What is a syllabus? If this is your first semester as a college student, it is perfectly normal to ask this question! This document provides an overview of course organization, a grading breakdown, attendance expectations, and a daily course agenda among other important information. See also the FAQ form of this Course Syllabus


Course Description

A course in effective essay writing and basic research techniques including use of the library. Demanding readings assigned for classroom discussion and as a basis for essay writing. Prerequisite: CUNY proficiency in reading and writing

Faculty Contact Information

Name: Professor Jennifer Sears-Pigliucci

Email address: jsears@citytech.cuny.edu Availability & email response times: I’m available on email anytime. I regularly check my email between 9 am-5 pm and respond to student email as quickly as possible. In the evenings and on weekends (Sat.-Sun.) response times may be slower.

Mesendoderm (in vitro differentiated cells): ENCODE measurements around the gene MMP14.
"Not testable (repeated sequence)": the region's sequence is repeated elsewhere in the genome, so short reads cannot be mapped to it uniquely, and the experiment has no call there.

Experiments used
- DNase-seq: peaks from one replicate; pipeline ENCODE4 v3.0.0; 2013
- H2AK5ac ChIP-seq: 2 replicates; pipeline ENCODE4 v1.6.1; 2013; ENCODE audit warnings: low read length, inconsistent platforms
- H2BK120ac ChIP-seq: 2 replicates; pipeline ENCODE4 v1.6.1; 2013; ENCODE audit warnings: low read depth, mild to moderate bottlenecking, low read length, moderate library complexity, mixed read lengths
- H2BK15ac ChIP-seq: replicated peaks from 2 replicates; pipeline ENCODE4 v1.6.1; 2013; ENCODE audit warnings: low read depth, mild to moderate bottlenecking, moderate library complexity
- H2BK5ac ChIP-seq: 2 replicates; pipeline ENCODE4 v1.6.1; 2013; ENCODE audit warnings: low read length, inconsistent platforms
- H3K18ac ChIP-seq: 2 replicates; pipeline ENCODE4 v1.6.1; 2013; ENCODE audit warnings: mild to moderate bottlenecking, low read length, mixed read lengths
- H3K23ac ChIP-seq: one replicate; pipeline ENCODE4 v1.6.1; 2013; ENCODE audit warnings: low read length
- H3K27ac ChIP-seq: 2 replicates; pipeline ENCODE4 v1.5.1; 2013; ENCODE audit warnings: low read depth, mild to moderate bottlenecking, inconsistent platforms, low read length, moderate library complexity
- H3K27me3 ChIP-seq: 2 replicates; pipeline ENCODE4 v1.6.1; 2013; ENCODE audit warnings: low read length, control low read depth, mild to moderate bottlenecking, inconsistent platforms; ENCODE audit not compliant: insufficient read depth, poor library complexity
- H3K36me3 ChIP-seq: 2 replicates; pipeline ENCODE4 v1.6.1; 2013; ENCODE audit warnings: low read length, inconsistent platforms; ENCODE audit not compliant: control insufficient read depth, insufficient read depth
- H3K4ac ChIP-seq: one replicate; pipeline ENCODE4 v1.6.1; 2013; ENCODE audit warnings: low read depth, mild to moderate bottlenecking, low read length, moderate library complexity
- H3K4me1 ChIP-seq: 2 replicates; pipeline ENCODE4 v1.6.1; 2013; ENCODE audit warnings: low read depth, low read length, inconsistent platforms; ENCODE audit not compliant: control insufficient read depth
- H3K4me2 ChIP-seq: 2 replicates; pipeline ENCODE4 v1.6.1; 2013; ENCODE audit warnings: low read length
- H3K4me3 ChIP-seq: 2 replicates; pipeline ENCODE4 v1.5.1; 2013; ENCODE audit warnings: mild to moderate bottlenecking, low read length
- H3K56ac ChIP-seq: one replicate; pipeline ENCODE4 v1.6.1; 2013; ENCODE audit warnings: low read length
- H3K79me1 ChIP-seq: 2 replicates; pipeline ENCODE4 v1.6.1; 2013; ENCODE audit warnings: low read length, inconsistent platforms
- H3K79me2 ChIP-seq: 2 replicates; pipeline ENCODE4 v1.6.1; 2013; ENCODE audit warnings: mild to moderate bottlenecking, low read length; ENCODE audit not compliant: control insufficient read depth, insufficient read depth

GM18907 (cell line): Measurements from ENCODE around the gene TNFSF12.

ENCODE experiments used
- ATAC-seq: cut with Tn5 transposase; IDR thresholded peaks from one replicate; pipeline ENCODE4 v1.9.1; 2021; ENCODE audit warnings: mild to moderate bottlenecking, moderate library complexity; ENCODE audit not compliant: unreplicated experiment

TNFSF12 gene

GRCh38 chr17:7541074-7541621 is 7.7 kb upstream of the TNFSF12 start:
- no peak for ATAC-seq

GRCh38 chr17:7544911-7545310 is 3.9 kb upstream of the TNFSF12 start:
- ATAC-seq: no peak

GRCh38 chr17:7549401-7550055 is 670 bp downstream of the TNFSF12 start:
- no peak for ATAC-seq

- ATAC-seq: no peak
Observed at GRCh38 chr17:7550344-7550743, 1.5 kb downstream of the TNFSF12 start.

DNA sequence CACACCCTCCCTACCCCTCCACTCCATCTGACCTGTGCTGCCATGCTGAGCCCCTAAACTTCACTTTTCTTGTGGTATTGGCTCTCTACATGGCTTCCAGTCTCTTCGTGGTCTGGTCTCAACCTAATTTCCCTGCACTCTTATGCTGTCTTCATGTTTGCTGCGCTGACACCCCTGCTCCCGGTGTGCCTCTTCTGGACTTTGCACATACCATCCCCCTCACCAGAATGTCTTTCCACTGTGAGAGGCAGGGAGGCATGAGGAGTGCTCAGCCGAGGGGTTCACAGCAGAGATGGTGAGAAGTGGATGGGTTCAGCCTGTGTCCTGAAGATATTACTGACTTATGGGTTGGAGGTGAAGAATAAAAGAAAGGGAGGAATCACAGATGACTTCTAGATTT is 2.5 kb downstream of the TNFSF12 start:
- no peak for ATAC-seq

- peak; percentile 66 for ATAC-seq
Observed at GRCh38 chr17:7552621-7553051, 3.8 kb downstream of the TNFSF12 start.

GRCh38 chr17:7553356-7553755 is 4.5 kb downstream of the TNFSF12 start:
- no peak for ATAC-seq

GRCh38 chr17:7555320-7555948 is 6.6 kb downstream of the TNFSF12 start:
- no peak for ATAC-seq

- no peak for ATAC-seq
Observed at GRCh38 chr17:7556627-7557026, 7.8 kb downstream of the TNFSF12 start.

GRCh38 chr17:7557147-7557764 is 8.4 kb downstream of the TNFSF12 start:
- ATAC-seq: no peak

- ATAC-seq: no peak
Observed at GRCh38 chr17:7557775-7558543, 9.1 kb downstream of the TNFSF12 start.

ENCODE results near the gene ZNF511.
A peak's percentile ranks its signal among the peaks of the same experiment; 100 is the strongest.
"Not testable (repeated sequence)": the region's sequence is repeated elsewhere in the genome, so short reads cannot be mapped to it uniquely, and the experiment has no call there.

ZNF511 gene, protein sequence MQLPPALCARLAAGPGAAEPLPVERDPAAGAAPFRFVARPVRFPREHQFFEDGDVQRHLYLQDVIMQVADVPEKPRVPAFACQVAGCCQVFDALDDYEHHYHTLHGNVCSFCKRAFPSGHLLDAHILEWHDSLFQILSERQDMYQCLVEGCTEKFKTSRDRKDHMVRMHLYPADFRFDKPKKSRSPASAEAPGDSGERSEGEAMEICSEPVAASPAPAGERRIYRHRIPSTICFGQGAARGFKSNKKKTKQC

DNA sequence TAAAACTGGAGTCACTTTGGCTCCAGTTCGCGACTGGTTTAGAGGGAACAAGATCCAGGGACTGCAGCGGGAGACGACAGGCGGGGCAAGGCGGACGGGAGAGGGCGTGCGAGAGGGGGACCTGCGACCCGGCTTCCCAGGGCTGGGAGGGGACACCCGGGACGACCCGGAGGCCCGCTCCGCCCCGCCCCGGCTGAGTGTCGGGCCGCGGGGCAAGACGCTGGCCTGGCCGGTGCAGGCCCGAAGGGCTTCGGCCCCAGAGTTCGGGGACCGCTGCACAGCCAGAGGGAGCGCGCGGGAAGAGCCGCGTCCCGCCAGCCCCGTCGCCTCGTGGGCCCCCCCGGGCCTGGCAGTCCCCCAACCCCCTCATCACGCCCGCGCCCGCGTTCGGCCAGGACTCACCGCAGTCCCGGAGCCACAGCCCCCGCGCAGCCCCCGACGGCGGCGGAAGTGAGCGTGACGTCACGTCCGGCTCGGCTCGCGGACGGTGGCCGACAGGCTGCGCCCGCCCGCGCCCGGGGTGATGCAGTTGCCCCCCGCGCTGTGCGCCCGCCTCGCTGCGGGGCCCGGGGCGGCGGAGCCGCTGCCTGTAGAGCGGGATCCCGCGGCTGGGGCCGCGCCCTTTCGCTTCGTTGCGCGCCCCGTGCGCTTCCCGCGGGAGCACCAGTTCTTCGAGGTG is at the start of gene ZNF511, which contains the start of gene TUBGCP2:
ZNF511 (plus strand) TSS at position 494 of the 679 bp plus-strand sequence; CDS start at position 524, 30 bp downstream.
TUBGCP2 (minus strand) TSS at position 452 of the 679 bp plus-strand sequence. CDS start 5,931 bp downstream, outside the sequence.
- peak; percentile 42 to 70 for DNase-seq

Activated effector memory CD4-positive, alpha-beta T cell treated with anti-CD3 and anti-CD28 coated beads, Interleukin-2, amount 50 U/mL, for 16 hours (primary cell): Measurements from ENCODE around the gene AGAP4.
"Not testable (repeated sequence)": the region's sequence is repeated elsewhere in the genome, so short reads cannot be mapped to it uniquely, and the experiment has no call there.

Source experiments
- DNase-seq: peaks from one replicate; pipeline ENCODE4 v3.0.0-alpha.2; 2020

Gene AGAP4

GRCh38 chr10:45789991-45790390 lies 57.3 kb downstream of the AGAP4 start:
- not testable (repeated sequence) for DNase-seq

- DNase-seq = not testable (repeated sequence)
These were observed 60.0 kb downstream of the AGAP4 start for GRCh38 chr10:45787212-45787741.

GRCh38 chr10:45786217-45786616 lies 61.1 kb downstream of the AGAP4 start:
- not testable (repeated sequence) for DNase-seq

Office Hours

Online office hours: Tuesdays: 11 am-noon; Thursdays: 11:45 am-12:45 pm Online office hours information: I am available on Zoom during these office hours and also on email.

Online Class Meetings

This course is an asynchronous course. What “asynchronous” means is that we do not meet as a group at a scheduled time during the week. Class presentations and group activities will  take place on OpenLab and on Blackboard. 

  • Each Tuesday and Thursday between 10 am and  11 am. I will release new course information and material between 10 and 11 am. Materials provided will include short videos, multi-media resources, and an occasional PowerPoint.  
  • I will also post a To-Do List will be posted with information and links about the day’s activities.  The To-Do List will be copied on our Blackboard site.
  • Our group activities will take place on the Discussion Board on Blackboard and on the OpenLab course site. Each day’s To-Do List will include one Participation Activity. Completion of this Participation Activity one or before the deadline (typically 10 am on the following Tuesday or Thursday) will constitute your participation on that date and will be the basis of your attendance on that date.
  • This course design  is modeled on a 4 hour, twice a week, semester-long course and follows the official Academic Calendar found on the college website.

Online Learning Platforms